RAPID SCREENING TESTS FOR SARS-COV-2. A major clinical issue has been the failure to deploy rapid, reliable and highly scalable methods to diagnose SARS-CoV-2 infection. Physician-scientist Bob Darnell is working on new methods to rapidly diagnose infection and develop a model by which patients could potentially do simple at-home sample collection that can be sent in for testing. The rapid testing can be up and running in weeks, which will also be important for quickly identifying members of our local workforce who have acquired infection, preventing spread of infection among essential employees on campus. This effort will be able to integrate with and enable the studies of JL Casanova (see below), using analysis of at-risk individuals from NYC.

IDENTIFYING THOSE NO LONGER AT RISK OF COVID-19. Biochemist Tom Tuschl is seeking to develop a rapid and sensitive blood-drop antibody test to determine who in the population has been exposed to SARS-CoV-2 and has a significant antibody titer to the virus. This will be important for assessing and following the health of the population. This may also be of critical importance in reassuring people who are no longer at risk of becoming infected or spreading the disease, which may become crucial for sustaining the workforce in health care facilities, among first responders, and other vital occupations.

UNDERSTANDING THE COURSE OF SARS-COV-2 INFECTION. One of the puzzles of this virus is the unknown incubation period of the virus, with the classic story being development of escalating symptoms 4-7 days after exposure, but some patients having potentially long incubation periods during which they may be infectious and expose many people. In the latter case, waiting until classic symptoms appear will not help prevent wider spread of the virus. It’s also not known how long the virus persists after symptoms subside. Biochemist and physician Tom Sakmar is developing the coronavirus calendar, CoronaCal, which starts with healthy people in the community who report symptoms and provide a saliva sample every day for up to 90 days. At the end of the evaluation period, the saliva samples can be assayed for presence of viral RNA. These studies will provide critical information about how the infection begins and propagates through the population. Tom is also working with Rockefeller Research Hospital pharmacist Robert MacArthur on a clinical pharmacology guide for current drugs that might be effective for COVID-19 prevention or treatment.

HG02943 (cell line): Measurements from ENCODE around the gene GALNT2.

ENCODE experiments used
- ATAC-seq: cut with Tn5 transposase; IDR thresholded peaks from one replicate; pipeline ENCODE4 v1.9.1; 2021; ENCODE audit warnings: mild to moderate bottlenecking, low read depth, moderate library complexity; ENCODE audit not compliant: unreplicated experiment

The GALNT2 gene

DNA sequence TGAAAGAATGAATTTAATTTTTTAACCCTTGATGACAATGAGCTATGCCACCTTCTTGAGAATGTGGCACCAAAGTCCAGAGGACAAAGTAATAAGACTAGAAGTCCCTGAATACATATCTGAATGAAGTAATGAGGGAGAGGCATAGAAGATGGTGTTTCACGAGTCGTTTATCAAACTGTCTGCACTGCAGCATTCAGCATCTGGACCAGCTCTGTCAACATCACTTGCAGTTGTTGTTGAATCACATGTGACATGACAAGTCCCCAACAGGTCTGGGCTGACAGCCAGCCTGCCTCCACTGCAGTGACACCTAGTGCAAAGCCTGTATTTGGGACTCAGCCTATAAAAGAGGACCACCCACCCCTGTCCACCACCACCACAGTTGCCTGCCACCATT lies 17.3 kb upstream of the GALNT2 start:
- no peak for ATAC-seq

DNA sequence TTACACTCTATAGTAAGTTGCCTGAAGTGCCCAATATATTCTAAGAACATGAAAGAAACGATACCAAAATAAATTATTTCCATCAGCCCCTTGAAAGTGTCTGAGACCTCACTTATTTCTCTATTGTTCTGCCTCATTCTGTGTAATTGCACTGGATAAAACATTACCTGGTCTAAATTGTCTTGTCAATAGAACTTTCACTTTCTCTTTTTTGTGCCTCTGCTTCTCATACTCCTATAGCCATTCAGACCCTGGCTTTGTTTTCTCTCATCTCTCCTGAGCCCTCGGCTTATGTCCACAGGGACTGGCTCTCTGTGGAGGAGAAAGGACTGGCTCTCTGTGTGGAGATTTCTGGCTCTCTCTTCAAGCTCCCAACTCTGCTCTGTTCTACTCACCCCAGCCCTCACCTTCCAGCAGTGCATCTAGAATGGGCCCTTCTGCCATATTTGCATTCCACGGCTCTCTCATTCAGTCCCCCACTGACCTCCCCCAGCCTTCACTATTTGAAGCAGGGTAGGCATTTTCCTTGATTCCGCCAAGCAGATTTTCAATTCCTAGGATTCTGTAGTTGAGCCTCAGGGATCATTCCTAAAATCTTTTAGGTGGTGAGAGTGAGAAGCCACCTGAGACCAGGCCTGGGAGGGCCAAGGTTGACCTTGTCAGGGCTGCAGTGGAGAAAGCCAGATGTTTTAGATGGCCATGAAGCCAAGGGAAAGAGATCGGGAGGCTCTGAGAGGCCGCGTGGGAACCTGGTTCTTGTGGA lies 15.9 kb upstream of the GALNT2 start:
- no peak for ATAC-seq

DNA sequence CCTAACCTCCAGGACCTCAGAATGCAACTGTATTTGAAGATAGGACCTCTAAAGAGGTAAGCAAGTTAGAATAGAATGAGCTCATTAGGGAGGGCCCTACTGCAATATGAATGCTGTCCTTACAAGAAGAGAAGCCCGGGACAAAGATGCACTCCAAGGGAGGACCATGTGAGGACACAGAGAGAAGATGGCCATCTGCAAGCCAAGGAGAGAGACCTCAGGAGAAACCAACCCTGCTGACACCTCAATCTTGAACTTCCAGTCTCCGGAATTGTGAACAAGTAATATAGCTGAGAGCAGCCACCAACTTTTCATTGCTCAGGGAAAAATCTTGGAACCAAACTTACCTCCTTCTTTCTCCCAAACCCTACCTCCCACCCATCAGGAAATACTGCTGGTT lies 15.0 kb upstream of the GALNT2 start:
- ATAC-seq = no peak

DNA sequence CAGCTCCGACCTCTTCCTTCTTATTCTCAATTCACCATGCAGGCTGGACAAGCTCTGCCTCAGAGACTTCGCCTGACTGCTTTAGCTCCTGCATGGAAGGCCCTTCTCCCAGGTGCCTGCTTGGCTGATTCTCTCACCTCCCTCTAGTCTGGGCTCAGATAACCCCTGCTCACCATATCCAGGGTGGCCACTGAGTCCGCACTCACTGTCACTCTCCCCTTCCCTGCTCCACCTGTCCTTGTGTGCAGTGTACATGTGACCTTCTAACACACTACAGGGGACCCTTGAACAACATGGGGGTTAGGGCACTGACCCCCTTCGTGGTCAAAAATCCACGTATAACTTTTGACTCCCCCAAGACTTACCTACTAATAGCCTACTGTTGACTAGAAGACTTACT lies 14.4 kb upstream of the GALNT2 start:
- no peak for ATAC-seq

NEW MEDICINES FOR COVID-19 AND ITS SUCCESSORS: INVESTING FOR THE NEAR TERM AND LONGRUN. SARS-CoV-2 is increasingly likely to become endemic in the population, lasting many years. There is consequently a pressing need for much better medicines to treat COVID-19. The most promising agent in the clinic at present, called Remdesivir, inhibits the virus’s RNA polymerase, a key enzyme required for viral replication and pathogenicity. Remdesivir was developed in large part for use against a very different virus, Ebola, and is far from optimized for COVID-19. There is clearly need for more medicines.

REPURPOSING DRUGS. In the near term, virologist Charlie Rice, who won the Lasker Award for developing the methods that enabled high throughput screens that led to the cure for hepatitis C, is developing related high-throughput assays to screen for new inhibitors of SARS-CoV-2 replication and also developing coronavirus replicon systems with convenient reporters that can be used for testing novel molecules for their ability to inhibit SARS-CoV-2 replication. He is collaborating with Fraser Glickman, who directs the Rockefeller High Throughput and Spectroscopy resource center, who has assembled a large collection of registered drugs from around the world and others that have been safe in humans but have not been registered for any therapy. Success with any of these would have a rapid route to FDA approval and clinical use.

NEW TARGETS FOR THERAPY. Charlie Rice is coupling this effort with doing highly innovative work using CRISPR technology to knock out genes in the human genome to screen for those whose loss prevents infection by SARS-CoV-2. He has already identified a gene called LYE6E as a gene that’s essential for entry of the virus into cells. Charlie’s lab will also do screens that combine CRISPR with drug candidates to identify genes that might be targeted to increase the efficacy of known or candidate drugs.